Where’s the Rest of Me?
Astrology for Adults
Astrology for Teens
Astrology for Parents of Children and Teenagers
President Reagan, asked at his May 17 press conference if he believed in astrology, replied: “I’ve not tied my life to it, but I won’t answer the question the other way because I don’t know enough about it to say is there something to it or not.” In the unkind sense that there are few topics outside of show business about which Reagan knows enough to have sound opinions, his answer may have been truthful, but in any ordinary interpretation his reply was deceptive. There is ample documentation for the President’s long-standing enthusiasm for astrology.
Reagan’s autobiography, Where’s the Rest of Me?, was published in 1965 when he was running for governor of California. “One of our good friends is Carroll Righter,” he declares in a passage on astrology, “who has a syndicated column on astrology. Every morning Nancy and I turn to see what he has to say about people of our respective birth signs.”
Reagan had just been offered a lucrative chance to do a nightclub act in Las Vegas. His horoscope read: “This is a day to listen to the advice of experts.” Reagan cut out the horoscope, took it to his studio bosses, and asked: “Are you guys experts?” They assured him they were. Reagan accepted their advice, and opened in Vegas at the Last Frontier.
I…put together several minutes of (hopefully) funny monologue…. [I got laughs talking] about type-casting, my yen to be a “ricky-tick” floor show fellow, and my background of benefits in which I always introduced other acts because I couldn’t sing or dance myself.
We had a wonderfully successful two weeks, with a sellout every night and offers from the Waldorf in New York and top clubs from Miami to Chicago.
Until his death last April 30, Righter was the nation’s most famous astrologer. Time put him on its cover (March 21, 1969) for a six-page feature on “Astrology and the New Cult of the Occult.” Formerly a Philadelphia lawyer, Righter moved to Los Angeles where for almost half a century he was the top astrologer for hundreds of Hollywood stars. Among his clients Time listed Marlene Dietrich, Susan Hayward, Robert Cummings, Tyrone Power, Van Johnson, Ronald Coleman, Peter Lawford, and Ronald Reagan. Asked if he used astrology to run California, Reagan gave one of his typically coy responses. He was no more interested in astrology, he said, than the “average man.”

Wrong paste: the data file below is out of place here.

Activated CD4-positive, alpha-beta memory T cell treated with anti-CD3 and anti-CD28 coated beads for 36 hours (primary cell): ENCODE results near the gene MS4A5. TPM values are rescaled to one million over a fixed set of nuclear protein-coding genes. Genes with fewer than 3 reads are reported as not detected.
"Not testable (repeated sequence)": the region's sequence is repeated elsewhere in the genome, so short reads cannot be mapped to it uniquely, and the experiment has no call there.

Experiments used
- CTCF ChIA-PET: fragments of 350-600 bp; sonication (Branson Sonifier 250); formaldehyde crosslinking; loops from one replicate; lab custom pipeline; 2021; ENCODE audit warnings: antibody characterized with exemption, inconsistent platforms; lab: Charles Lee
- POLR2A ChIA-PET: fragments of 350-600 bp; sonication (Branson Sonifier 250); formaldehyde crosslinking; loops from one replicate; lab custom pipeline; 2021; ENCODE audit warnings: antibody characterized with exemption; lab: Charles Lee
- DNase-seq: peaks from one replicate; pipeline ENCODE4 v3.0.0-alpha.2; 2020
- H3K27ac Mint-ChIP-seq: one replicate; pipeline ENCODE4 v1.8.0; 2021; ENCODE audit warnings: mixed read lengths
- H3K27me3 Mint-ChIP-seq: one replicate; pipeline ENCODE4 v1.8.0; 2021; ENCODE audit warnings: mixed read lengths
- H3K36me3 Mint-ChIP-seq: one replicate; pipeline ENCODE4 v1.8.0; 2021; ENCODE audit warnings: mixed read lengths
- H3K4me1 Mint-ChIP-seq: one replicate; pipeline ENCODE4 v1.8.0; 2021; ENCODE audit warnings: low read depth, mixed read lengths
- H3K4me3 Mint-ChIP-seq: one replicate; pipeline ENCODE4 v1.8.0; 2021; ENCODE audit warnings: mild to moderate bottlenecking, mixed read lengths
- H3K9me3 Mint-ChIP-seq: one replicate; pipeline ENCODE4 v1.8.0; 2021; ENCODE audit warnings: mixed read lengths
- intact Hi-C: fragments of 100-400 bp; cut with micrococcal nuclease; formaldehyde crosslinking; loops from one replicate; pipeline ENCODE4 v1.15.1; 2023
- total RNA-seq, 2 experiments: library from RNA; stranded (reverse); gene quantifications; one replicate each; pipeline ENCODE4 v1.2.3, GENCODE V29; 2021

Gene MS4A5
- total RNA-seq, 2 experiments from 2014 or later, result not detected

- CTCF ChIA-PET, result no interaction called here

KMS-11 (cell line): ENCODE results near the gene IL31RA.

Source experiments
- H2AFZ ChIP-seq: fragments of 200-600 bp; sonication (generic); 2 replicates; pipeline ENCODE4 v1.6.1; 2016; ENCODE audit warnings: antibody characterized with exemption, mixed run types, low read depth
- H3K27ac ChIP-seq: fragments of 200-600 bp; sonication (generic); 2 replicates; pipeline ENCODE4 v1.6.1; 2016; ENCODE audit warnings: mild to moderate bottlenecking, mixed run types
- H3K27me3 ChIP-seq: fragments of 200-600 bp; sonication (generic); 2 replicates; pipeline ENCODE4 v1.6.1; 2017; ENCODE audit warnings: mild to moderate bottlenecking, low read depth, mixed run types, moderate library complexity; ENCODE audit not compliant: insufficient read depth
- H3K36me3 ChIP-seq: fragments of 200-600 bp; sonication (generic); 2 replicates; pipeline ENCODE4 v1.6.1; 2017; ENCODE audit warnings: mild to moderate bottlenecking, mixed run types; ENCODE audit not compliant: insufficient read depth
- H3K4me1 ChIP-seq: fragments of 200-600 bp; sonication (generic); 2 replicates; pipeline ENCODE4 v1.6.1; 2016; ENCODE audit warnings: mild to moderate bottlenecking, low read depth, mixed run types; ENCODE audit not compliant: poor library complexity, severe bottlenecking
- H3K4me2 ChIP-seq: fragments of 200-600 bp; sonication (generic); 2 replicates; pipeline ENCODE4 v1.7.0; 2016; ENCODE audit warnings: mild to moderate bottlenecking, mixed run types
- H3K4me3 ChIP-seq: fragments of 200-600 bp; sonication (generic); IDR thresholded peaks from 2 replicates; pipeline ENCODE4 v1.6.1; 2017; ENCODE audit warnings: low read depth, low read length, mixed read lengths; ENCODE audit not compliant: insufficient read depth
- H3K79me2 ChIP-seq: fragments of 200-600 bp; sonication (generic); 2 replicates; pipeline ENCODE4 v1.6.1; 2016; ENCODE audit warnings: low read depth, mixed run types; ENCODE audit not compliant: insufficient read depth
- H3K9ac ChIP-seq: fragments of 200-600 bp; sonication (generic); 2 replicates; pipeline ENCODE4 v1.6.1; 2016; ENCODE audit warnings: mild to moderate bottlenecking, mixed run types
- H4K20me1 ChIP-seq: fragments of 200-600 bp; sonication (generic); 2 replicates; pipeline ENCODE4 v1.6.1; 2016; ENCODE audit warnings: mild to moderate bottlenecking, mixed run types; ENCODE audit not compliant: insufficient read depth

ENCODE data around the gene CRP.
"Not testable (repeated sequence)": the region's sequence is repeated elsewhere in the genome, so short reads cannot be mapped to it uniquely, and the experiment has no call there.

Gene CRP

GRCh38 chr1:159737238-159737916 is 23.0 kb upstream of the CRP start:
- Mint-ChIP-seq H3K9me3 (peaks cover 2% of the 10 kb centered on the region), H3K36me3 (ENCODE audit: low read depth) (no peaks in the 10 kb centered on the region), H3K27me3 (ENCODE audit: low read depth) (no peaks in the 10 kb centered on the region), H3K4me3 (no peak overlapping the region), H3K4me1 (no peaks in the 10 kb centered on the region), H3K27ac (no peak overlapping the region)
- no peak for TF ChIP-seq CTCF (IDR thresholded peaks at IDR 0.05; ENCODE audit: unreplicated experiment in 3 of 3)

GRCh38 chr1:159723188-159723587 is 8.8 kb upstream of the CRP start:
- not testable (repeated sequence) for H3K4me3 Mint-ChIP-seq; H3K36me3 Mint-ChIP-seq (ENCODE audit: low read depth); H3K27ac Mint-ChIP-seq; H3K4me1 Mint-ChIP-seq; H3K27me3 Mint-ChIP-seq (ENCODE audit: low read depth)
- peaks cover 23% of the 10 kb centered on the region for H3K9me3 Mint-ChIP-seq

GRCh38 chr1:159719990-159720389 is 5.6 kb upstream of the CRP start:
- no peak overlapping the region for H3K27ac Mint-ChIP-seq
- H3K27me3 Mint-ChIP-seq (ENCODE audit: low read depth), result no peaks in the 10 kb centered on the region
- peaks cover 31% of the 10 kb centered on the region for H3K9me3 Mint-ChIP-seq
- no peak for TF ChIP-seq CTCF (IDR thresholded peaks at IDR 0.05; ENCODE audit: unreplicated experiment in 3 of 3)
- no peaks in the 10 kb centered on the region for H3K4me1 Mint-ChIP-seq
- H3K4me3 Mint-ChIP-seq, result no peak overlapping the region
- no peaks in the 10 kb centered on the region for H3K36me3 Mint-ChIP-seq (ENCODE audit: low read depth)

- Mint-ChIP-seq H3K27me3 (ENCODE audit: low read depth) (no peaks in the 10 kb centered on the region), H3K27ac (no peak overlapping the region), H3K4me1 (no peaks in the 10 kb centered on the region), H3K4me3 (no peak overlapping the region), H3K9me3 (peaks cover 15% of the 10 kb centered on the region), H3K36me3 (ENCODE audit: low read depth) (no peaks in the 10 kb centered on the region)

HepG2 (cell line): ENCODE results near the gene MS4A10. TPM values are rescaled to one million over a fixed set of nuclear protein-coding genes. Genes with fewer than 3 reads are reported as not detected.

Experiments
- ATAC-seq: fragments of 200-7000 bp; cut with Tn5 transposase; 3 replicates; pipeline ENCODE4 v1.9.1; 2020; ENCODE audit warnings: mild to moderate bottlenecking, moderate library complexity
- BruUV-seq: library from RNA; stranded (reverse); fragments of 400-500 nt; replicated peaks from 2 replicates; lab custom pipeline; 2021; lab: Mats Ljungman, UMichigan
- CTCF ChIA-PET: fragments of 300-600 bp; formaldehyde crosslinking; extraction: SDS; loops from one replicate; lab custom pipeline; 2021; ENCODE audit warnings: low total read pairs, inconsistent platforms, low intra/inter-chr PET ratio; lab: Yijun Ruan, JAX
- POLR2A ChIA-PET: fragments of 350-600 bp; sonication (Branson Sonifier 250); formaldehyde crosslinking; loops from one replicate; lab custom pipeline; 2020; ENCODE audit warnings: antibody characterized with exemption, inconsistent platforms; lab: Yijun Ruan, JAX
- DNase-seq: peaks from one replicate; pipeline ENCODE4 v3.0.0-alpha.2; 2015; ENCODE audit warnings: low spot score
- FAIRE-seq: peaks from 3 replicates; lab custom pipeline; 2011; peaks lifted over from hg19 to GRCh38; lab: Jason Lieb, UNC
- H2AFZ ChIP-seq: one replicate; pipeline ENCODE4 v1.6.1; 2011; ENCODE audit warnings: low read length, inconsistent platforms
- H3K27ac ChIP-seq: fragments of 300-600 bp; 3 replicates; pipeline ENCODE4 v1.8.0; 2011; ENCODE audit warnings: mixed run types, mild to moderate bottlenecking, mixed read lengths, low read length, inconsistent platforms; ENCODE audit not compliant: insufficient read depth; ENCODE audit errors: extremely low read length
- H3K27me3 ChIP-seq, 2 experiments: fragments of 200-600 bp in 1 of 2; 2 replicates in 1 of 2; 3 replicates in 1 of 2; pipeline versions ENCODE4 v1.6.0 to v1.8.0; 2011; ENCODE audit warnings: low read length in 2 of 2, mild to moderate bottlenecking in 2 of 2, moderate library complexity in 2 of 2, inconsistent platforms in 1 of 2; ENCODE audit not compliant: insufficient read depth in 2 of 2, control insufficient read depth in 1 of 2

The President has repeatedly denied that the stars had anything to do with his scheduling his 1967 inauguration as governor at the bizarre time of ten minutes past midnight,1 but both Righter and Sybil Leek, an astrologer who likes to call herself a “witch,” took credit for setting the time. Leek told an interviewer in 1982 that she was one of four astrologers Reagan had consulted for the most propitious moment to begin his term. “He really believes in astrology,” she added. “It guides his life.”
Henry Gris, a former UPI bureau chief in Hollywood and one of Righter’s best friends, told the National Enquirer (May 24 of this year) that Righter informed him in confidence that Reagan frequently called him from the White House. “Carroll told me before his death that the Reagans also conferred with him on recent personal crises in their lives, including checking with him before each of four operations on the President to make sure the surgery dates were favorable.”
Edward Helin, an instructor at the Carroll Righter Foundation, told the Enquirer he was present on several occasions when calls from the White House came in. Righter would initially answer by saying “Mr. Reagan” or “Mr. President” or “Mrs. Reagan.” As the conversation continued he would address them by their birth signs—“Mr. Aquarius” or “Mrs. Cancer.” When Reagan phoned to ask which of three dates, A, B, or C, was most favorable for making “a major political decision,” Gris says he overheard Carroll say: “The C choice will work best for you, Mr. President.”
Gris was quoted in the Enquirer as saying that while Reagan was still married to Jane Wyman he began seeking Righter’s advice, but when I telephoned Gris to check the accuracy of the Enquirer‘s quotations he told me it was the other way around. It was Nancy who became “fanatical” about astrology before she and Ron were married, Righter had told him, and it was she who introduced Ron to Righter. Aside from this, Gris confirmed all the other statements the Enquirer attributed to him. When Ron and Nancy decided to marry, Righter selected their wedding date, according to Gris. After the President was shot, Gris said, Righter received a “panic call” from Nancy, seeking assurance that Ron would recover. Reagan became paranoid about personal contacts, according to Gris, “so Nancy began making all the calls.”